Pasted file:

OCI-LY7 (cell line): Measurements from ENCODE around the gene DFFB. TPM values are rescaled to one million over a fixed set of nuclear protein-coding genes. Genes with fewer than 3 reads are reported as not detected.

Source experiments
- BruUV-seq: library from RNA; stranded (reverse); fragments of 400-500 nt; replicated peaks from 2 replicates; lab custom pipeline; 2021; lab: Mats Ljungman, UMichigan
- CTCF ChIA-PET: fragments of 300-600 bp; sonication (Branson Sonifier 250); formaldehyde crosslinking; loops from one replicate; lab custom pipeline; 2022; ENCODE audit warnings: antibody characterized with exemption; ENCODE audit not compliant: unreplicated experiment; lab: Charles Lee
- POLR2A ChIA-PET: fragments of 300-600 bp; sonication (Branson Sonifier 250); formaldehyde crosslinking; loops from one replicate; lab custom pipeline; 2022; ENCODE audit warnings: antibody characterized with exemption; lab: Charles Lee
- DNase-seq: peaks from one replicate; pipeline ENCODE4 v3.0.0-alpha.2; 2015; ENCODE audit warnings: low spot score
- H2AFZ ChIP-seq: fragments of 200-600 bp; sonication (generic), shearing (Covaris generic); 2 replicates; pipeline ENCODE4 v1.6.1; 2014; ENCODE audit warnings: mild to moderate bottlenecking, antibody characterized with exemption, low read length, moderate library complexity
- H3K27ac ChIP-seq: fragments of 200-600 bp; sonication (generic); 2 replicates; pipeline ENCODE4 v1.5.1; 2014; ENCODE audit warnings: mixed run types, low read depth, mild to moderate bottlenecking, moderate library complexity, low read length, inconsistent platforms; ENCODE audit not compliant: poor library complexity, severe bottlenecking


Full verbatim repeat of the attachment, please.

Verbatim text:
OCI-LY7 (cell line): Measurements from ENCODE around the gene DFFB. TPM values are rescaled to one million over a fixed set of nuclear protein-coding genes. Genes with fewer than 3 reads are reported as not detected.

Source experiments
- BruUV-seq: library from RNA; stranded (reverse); fragments of 400-500 nt; replicated peaks from 2 replicates; lab custom pipeline; 2021; lab: Mats Ljungman, UMichigan
- CTCF ChIA-PET: fragments of 300-600 bp; sonication (Branson Sonifier 250); formaldehyde crosslinking; loops from one replicate; lab custom pipeline; 2022; ENCODE audit warnings: antibody characterized with exemption; ENCODE audit not compliant: unreplicated experiment; lab: Charles Lee
- POLR2A ChIA-PET: fragments of 300-600 bp; sonication (Branson Sonifier 250); formaldehyde crosslinking; loops from one replicate; lab custom pipeline; 2022; ENCODE audit warnings: antibody characterized with exemption; lab: Charles Lee
- DNase-seq: peaks from one replicate; pipeline ENCODE4 v3.0.0-alpha.2; 2015; ENCODE audit warnings: low spot score
- H2AFZ ChIP-seq: fragments of 200-600 bp; sonication (generic), shearing (Covaris generic); 2 replicates; pipeline ENCODE4 v1.6.1; 2014; ENCODE audit warnings: mild to moderate bottlenecking, antibody characterized with exemption, low read length, moderate library complexity
- H3K27ac ChIP-seq: fragments of 200-600 bp; sonication (generic); 2 replicates; pipeline ENCODE4 v1.5.1; 2014; ENCODE audit warnings: mixed run types, low read depth, mild to moderate bottlenecking, moderate library complexity, low read length, inconsistent platforms; ENCODE audit not compliant: poor library complexity, severe bottlenecking